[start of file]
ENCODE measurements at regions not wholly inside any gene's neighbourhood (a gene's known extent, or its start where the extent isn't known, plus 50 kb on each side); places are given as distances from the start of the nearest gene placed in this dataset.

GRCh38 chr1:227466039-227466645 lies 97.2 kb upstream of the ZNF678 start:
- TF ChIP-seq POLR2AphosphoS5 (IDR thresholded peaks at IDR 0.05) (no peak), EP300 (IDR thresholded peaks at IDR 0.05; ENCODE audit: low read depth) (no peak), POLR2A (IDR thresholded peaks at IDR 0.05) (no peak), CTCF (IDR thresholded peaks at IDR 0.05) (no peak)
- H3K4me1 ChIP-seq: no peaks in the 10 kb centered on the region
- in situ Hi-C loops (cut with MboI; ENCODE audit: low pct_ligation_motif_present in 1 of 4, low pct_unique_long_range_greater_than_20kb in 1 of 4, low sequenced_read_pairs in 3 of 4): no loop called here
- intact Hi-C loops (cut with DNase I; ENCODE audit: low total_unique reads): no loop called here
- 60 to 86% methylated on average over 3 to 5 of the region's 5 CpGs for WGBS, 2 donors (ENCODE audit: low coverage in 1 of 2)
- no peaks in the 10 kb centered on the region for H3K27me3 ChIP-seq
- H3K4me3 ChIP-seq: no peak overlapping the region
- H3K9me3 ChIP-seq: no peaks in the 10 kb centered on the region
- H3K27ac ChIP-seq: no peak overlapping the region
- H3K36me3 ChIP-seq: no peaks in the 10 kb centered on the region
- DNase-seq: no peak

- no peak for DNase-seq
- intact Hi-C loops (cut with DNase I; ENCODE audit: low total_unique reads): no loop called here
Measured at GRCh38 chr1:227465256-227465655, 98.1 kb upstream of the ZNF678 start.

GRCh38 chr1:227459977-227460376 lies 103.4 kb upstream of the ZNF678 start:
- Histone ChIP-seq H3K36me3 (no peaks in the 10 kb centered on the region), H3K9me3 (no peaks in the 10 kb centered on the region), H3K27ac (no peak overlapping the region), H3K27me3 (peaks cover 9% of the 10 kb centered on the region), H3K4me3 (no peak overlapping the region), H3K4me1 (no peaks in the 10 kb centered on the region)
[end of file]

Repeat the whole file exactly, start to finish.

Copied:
ENCODE measurements at regions not wholly inside any gene's neighbourhood (a gene's known extent, or its start where the extent isn't known, plus 50 kb on each side); places are given as distances from the start of the nearest gene placed in this dataset.

GRCh38 chr1:227466039-227466645 lies 97.2 kb upstream of the ZNF678 start:
- TF ChIP-seq POLR2AphosphoS5 (IDR thresholded peaks at IDR 0.05) (no peak), EP300 (IDR thresholded peaks at IDR 0.05; ENCODE audit: low read depth) (no peak), POLR2A (IDR thresholded peaks at IDR 0.05) (no peak), CTCF (IDR thresholded peaks at IDR 0.05) (no peak)
- H3K4me1 ChIP-seq: no peaks in the 10 kb centered on the region
- in situ Hi-C loops (cut with MboI; ENCODE audit: low pct_ligation_motif_present in 1 of 4, low pct_unique_long_range_greater_than_20kb in 1 of 4, low sequenced_read_pairs in 3 of 4): no loop called here
- intact Hi-C loops (cut with DNase I; ENCODE audit: low total_unique reads): no loop called here
- 60 to 86% methylated on average over 3 to 5 of the region's 5 CpGs for WGBS, 2 donors (ENCODE audit: low coverage in 1 of 2)
- no peaks in the 10 kb centered on the region for H3K27me3 ChIP-seq
- H3K4me3 ChIP-seq: no peak overlapping the region
- H3K9me3 ChIP-seq: no peaks in the 10 kb centered on the region
- H3K27ac ChIP-seq: no peak overlapping the region
- H3K36me3 ChIP-seq: no peaks in the 10 kb centered on the region
- DNase-seq: no peak

- no peak for DNase-seq
- intact Hi-C loops (cut with DNase I; ENCODE audit: low total_unique reads): no loop called here
Measured at GRCh38 chr1:227465256-227465655, 98.1 kb upstream of the ZNF678 start.

GRCh38 chr1:227459977-227460376 lies 103.4 kb upstream of the ZNF678 start:
- Histone ChIP-seq H3K36me3 (no peaks in the 10 kb centered on the region), H3K9me3 (no peaks in the 10 kb centered on the region), H3K27ac (no peak overlapping the region), H3K27me3 (peaks cover 9% of the 10 kb centered on the region), H3K4me3 (no peak overlapping the region), H3K4me1 (no peaks in the 10 kb centered on the region)